Form FWP for iShares Gold Trust

Free Writing Prospectus

Filed Pursuant to Rule 433

Registration No. 333-184325

March 19, 2013



Insights into Investing in Gold

Gold has always had a unique position in the investment universe. As a physical asset that is accumulated rather than consumed, it is differentiated from stocks and bonds (which are claims on future cash flows), other commodities (which are consumed) and paper money (which is highly liquid and can be easily destroyed). These traits are among the reasons why gold may perform differently than traditional investments.

There are several options for investors interested in using gold as part of a short- or long-term investment strategy. Exchange traded gold funds offer investors an innovative way to access this asset class.


Traditional Ways to Access Gold

Historically, investors looking to add gold to their portfolios had three primary options to choose from:



Physical gold

Holding bullion, jewelry, coins and gold certificates provides pure access to gold. These forms of gold exposure, however, generally are not as liquid as holding a security (like a stock or futures contract) and may be impractical or costly to store, buy and/or secure.



Mining stocks and precious metal mutual funds

Buying mining stocks or shares of precious metal mutual funds is one of the easier ways to gain exposure to the gold market. However, investing in mining stocks may provide imprecise exposure as mining companies may hedge their exposure to the price of gold. Similarly, precious metal mutual funds may have skewed exposure as they generally invest a large portion of their capital in these individual mining stocks. Choosing individual stocks or funds may also be difficult and time consuming.



Derivatives and futures contracts

Derivatives and futures contracts have predominantly been limited to large institutional investors with the resources and experience to administer these positions themselves.

Exchange Traded Gold Funds

Gold ETFs represent a recent innovation for accessing the gold market. These investment vehicles typically offer the ability for investors to buy and sell their investment in gold through a brokerage account, thereby gaining instant liquidity. Within exchange traded funds, there are a few different approaches for delivering gold exposure.



Physical gold ETFs

These products, usually structured as trusts, offer investors participation in a vehicle that holds actual gold bullion. Because they hold physical gold, these products offer the most direct access to the current price of gold.

IAU iShares Gold Trust



Gold mining ETFs

These products typically gain exposure by investing in stocks tied to the gold market, such as gold mining companies. They historically have less correlation to gold and greater correlation to the equity market than products holding physical gold or investing in gold futures.

RING iShares MSCI Global Gold Miners ETF



Gold-based futures ETFs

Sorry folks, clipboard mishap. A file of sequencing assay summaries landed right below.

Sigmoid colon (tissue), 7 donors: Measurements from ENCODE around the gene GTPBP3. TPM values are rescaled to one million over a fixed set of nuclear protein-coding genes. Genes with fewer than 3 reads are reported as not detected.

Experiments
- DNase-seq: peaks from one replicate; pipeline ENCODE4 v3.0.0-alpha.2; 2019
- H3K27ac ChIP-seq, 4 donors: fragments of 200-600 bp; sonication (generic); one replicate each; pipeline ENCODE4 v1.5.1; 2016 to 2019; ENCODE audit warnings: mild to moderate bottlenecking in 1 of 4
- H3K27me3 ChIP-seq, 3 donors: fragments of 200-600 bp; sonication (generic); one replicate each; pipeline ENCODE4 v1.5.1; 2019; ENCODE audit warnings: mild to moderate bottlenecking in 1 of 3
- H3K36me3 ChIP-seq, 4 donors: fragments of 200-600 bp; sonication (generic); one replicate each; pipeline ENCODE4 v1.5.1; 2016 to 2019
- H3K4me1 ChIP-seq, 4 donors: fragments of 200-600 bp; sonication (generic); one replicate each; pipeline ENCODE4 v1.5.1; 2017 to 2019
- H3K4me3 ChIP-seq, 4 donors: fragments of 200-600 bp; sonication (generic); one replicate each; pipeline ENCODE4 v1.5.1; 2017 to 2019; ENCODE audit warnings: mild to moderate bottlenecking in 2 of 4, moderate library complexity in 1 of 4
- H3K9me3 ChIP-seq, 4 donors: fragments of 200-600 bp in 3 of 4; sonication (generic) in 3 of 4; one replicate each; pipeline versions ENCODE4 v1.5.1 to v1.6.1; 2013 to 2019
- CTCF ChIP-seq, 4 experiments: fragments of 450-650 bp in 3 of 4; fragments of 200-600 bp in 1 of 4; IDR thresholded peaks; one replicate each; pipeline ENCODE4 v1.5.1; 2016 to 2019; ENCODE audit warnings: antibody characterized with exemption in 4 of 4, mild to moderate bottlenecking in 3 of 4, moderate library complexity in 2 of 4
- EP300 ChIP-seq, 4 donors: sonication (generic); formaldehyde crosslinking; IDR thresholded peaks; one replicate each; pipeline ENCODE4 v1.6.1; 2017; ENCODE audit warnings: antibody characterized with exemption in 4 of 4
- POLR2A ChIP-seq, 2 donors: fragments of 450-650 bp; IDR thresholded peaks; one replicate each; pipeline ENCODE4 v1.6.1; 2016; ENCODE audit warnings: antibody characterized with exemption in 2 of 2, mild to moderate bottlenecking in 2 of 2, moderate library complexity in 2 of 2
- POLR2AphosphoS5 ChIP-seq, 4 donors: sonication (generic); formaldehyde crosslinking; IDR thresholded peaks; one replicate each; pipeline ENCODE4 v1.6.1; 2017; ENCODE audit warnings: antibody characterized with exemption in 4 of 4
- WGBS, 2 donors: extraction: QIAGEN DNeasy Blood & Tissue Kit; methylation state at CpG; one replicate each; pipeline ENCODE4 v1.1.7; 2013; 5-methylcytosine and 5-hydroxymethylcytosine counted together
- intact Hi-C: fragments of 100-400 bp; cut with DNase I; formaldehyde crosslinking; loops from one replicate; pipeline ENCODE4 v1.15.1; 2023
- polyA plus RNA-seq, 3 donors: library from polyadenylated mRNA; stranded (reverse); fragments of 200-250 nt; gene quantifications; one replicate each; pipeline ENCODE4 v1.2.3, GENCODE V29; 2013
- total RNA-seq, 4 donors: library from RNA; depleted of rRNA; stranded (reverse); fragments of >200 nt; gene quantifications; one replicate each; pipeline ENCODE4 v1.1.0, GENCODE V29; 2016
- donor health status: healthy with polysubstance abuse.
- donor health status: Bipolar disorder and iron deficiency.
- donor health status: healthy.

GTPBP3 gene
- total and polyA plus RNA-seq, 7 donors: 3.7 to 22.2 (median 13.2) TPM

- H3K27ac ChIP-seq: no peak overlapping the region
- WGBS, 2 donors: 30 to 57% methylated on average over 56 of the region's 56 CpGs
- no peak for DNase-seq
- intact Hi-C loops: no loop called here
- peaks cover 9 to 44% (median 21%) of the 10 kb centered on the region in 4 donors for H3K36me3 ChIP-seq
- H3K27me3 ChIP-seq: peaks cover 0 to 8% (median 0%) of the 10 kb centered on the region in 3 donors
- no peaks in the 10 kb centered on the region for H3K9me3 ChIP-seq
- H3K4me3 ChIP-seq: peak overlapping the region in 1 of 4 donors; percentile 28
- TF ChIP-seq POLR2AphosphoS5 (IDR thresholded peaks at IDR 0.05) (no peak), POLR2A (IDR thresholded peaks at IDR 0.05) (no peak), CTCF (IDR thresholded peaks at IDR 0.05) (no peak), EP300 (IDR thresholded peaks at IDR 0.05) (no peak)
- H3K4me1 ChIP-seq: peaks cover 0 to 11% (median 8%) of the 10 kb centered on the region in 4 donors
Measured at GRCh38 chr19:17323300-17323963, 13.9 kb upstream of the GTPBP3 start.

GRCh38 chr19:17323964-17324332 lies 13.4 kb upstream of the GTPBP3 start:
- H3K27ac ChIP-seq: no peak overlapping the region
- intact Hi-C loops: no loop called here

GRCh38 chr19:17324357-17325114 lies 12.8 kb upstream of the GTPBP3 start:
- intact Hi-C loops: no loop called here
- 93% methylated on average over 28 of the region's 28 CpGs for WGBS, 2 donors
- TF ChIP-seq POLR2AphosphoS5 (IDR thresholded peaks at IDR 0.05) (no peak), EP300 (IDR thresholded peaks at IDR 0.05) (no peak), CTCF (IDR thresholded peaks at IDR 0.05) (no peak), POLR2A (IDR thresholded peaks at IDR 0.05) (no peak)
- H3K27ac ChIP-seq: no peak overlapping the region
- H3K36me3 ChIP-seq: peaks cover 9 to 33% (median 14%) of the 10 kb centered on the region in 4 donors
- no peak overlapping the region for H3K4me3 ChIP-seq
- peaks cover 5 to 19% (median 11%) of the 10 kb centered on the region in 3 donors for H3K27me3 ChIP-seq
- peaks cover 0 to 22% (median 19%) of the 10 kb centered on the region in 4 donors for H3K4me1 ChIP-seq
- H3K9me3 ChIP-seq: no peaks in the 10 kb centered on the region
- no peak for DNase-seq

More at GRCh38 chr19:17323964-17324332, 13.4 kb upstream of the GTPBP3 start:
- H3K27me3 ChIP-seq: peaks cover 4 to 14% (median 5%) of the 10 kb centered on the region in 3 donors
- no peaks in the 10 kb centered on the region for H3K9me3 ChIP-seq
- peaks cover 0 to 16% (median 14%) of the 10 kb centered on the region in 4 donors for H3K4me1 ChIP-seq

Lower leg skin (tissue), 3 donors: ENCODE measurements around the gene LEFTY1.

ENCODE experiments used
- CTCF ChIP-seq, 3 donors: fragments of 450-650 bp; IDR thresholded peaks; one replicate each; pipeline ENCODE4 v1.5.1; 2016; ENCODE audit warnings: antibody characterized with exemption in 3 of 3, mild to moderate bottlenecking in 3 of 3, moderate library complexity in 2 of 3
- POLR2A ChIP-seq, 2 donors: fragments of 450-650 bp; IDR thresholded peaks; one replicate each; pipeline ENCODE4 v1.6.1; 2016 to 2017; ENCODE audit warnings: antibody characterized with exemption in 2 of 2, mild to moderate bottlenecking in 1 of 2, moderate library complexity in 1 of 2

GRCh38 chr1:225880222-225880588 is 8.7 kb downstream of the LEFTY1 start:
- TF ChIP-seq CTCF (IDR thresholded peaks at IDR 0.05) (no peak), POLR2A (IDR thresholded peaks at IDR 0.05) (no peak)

These products hold gold futures contracts and typically roll forward as necessary to avoid taking physical delivery of gold. While they are more directly linked to the price of gold, they may diverge from the actual spot price of gold because of the roll costs associated with accessing gold via the futures market.


The Investment Case for Gold

There are four primary reasons to invest in gold as part of a greater investment strategy.


1 Potential “Safe Haven”

Gold has historically maintained its value during time of economic or political uncertainly, as shown in Figure 1.




Investors have also often retreated to gold when equity markets are struggling. As Figure 2 shows, gold exhibited positive performance during four of the five worst quarter-over-quarter performance of the S&P 500 since 19731.

During these periods of market dislocation, gold has offered investors a potential safe haven and store of value.




Index and gold spot returns are for illustrative purposes only and do not reflect any fees or transaction costs. One cannot invest directly in an index or benchmark. Past performance does not guarantee future results.


1. Sources: Bloomberg, BlackRock, as of 12/31/12.

2 Portfolio Diversification

Many investors today already diversify their portfolios across styles, sectors and geographies. By including new asset classes that have low historical correlation to asset classes that are currently in their portfolio, investors can help further reduce portfolio volatility. Additional sources of diversification can be particularly helpful when equity correlations around the globe rise, as they did during the 2008 credit crisis.

Gold has historically shown little to no correlation to major asset classes, including other commodities (Table 1).


Table 1: Portfolio diversification

Ten-year correlations




US Large Cap


US Small Cap


Developed International


Emerging Markets


US Fixed Income




Sources: LBMA, S&P, MSCI, Barclays, BlackRock. Ten-year correlations based on monthly returns, as of 12/31/12. Gold: London PM Fix; US Large Cap: S&P 500 Index; US Small Cap: S&P 600 Index; Developed International: MSCI EAFE Index; Emerging Markets: MSCI Emerging Markets Index; US Fixed Income: Barclays US Aggregate Index; Commodities: S&P GSCI Total Return Index.

Correlation refers to the degree to which two securities, on average, move together.

And while the price of gold is volatile, gold has historically displayed lower volatility than several other major asset classes over both long and short time periods, as shown in Figure 3.



Sources: LMBA, S&P, MSCI, Barclays, BlackRock. Three- and ten-year annualized volatility based on monthly returns, as of 12/31/12. Gold: London PM Fix; US Large Cap: S&P 500; US Small Cap: S&P 600; Developed International: MSCI EAFE Index; Emerging Markets: MSCI Emerging Markets Index; US Fixed Income: Barclays US Aggregate Bond Index; Commodities: S&P GSCI Total Return Index. Diversification may not protect against market risk or loss of principal.

Even a small allocation to gold can prove beneficial for a portfolio’s risk-return profile, as illustrated in Figure 4. The “no gold” portfolio in this example has a 60% allocation to global equities and a 40% allocation to US fixed income. As the allocation to gold increased, portfolio volatility fell – a result of gold’s relatively lower historical volatility and low historical correlation with other asset classes. (While portfolio return also rose as the allocation to gold increased, this performance is time-period dependent and may not persist over different analysis periods).



Source: BlackRock, as of 12/31/12. “No gold” portfolio has the following allocation: 35 US Large Cap, 5 US Small Cap, 20 International Equities and 40 US Fixed Income. For the 5 gold, 10 gold and 20 gold portfolios, gold was given those weights respectively and the remaining portfolio allocations were rescaled. Portfolios were assumed to have been rebalanced monthly. US Large Cap: Russell 1000 Index; US Small Cap: Russell 2000 Index; International Equities: MSCI All Country World Index ex US; US Fixed Income: Barclays US Aggregate Bond Index; Gold: London PM Fix.